If you’ve ever had a headache, you know they can be excruciating. Individuals who experience the ill effects of constant migraines are currently attempting another treatment accessible in the metro.
It’s a different type of ear piercing that goes back over a hundred years, however, hasn’t been used to treat headaches until recently.
If you’re not a fond of needles, you wouldn’t want to to be like Lori Kinnison. Month after month, this Kansas City woman receives 35 shots of botulism toxins to dull the pain from her severe migraines.
“If I stayed home every time I felt bad, I would be home all the time,” she said.
Lori says she commonly gets up to 30 severe migraines every month.
“It is disheartening, and it wears a person out,” she said.
The migraines began in Kinnison’s teen years. She has taken so many different types of medicines for her migraines, that she can’t even recall them all. At this moment, she’s on four medications to try and combat her migraines.
“It just doesn’t ever go away,” she said.
Kinnison was so desperate to the point that after her visit to the neurologist she drove straight to Clay Wanstrath’s tattoo shop to try something new: daith piercing. The daith is your ear’s deepest cartilage fold.
Dr. Dana Winegarner, Kinnison’s neurologist, is with the Rowe Neurology Institute.
Winegarner said no clinical studies are demonstrating daith piercings help with migraines.
“People who were buried hundreds, or even a thousand years ago, have the same ear piercing… The vagus nerve is not a major sensory nerve. So why does cutting it within the ear help with headaches? I don’t know,” Winegarner said.
There are many individuals online who say getting their daith penetrated has assisted with their headaches. Winegarner has even met some of them.
“A significant minority of the patients have come back and said that it was beneficial for their headaches,” Winegarner said.
Kinnison prays she’s one of the significant minority.
The dangers of infection are severe with daith piercings. Specialists say you should never do it at home. An infection in this area likely results in a trip to the hospital.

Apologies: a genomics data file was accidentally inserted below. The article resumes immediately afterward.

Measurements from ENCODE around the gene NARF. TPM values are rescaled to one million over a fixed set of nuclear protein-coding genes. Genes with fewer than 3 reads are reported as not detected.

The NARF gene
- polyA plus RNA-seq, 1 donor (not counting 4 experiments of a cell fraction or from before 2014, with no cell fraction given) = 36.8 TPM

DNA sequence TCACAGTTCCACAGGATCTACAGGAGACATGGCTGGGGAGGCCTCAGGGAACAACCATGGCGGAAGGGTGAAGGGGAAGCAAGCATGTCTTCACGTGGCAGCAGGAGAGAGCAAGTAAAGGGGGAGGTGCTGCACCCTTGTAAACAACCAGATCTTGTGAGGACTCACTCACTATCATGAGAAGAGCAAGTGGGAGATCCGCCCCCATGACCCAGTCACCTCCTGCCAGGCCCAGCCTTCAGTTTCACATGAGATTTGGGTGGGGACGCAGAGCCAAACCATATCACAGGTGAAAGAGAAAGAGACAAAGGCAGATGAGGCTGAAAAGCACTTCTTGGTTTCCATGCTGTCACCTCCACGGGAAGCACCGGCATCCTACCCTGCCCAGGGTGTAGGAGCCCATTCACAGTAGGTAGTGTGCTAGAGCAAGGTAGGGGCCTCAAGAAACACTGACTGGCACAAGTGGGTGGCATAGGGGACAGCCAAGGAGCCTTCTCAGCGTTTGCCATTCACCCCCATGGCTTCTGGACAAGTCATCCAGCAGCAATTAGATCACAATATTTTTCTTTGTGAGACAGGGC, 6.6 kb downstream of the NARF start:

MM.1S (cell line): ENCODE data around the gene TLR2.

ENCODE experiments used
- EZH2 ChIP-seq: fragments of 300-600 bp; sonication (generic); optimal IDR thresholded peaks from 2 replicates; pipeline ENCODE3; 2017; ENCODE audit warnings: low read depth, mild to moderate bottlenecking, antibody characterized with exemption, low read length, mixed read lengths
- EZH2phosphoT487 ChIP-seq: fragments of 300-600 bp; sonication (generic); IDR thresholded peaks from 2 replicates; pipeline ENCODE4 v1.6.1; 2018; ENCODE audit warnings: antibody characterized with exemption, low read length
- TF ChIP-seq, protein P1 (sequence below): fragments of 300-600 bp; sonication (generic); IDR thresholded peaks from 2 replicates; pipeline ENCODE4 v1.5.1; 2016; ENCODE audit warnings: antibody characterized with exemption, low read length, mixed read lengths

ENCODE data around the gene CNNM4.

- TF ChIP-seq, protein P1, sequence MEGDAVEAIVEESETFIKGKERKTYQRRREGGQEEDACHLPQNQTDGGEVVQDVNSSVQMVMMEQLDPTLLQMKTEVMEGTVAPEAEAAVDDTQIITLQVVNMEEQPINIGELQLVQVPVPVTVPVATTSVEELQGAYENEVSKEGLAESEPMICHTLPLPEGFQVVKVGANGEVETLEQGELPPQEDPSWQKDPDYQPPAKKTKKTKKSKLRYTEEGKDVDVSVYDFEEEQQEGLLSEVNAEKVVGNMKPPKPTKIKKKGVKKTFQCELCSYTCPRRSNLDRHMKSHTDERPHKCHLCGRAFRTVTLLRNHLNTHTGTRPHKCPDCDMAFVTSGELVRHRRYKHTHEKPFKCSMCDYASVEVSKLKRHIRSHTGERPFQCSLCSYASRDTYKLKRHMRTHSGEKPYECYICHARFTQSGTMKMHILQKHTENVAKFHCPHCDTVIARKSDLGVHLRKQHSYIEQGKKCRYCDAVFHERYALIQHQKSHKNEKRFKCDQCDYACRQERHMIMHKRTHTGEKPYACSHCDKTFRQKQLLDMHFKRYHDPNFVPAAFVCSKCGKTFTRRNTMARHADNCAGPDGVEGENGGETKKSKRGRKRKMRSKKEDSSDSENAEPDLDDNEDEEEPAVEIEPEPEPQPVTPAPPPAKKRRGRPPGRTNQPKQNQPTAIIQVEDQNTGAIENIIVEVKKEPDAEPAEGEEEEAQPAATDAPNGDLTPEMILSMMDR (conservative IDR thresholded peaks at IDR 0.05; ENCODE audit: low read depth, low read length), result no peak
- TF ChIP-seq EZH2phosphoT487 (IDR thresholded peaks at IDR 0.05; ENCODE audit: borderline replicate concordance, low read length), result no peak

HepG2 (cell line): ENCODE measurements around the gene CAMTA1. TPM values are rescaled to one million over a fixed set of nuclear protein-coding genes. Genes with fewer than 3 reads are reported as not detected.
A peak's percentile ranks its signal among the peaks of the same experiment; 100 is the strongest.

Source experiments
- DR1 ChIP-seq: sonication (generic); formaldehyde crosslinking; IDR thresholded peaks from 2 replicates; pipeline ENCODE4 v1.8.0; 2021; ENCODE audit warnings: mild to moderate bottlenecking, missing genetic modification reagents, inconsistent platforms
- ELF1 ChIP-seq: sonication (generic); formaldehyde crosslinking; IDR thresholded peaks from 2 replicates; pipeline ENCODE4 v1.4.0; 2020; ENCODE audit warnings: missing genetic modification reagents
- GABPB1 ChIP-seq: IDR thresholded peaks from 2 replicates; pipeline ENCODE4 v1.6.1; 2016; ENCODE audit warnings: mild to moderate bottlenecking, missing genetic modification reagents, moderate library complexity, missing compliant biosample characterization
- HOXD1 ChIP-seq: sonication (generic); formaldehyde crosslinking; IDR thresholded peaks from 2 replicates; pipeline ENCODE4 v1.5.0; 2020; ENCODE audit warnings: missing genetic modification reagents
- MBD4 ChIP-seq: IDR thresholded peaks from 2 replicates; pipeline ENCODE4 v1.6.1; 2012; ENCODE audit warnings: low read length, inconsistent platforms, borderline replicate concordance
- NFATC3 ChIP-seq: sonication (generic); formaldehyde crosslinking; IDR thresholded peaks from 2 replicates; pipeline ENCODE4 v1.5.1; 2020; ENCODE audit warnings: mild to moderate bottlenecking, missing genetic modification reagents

The puncturing itself just takes seconds. On Kinnison, she says the entire procedure was not extremely excruciating.
“I just got 35 shots in my head this morning. So comparatively?” she said. “Now let’s just hope it fixes the migraines.”
If her headaches leave, it will change her life, yet she is also trying to be practical, so she doesn’t get heart broken on the off chance that it doesn’t work.
After The Piercing
A month after Kinnison got her daith piercing, she says she still has migraines. However, some are less extreme than the ones she ordinarily gets.
Lori will know if the piercing has made a difference in eight more weeks when the shots she gets wears off. On the off chance that the migraines lessen and get better, then the specialist will postpone another round of the shots, and monitor her relief. After that, her doctor will begin to wean her off certain medications, in hopes that the migraines go away.
In case you’re asking why there are no clinical studies, Winegarner says it’s a matter of financing. Getting the piercing is cheap in comparison with all the costs it would take do a clinical study.
Complicating matters, Winegarner also says there’s no way to do a blind test with a placebo, as one would do with prescriptions because everybody knows whether they have a piercing in their ear.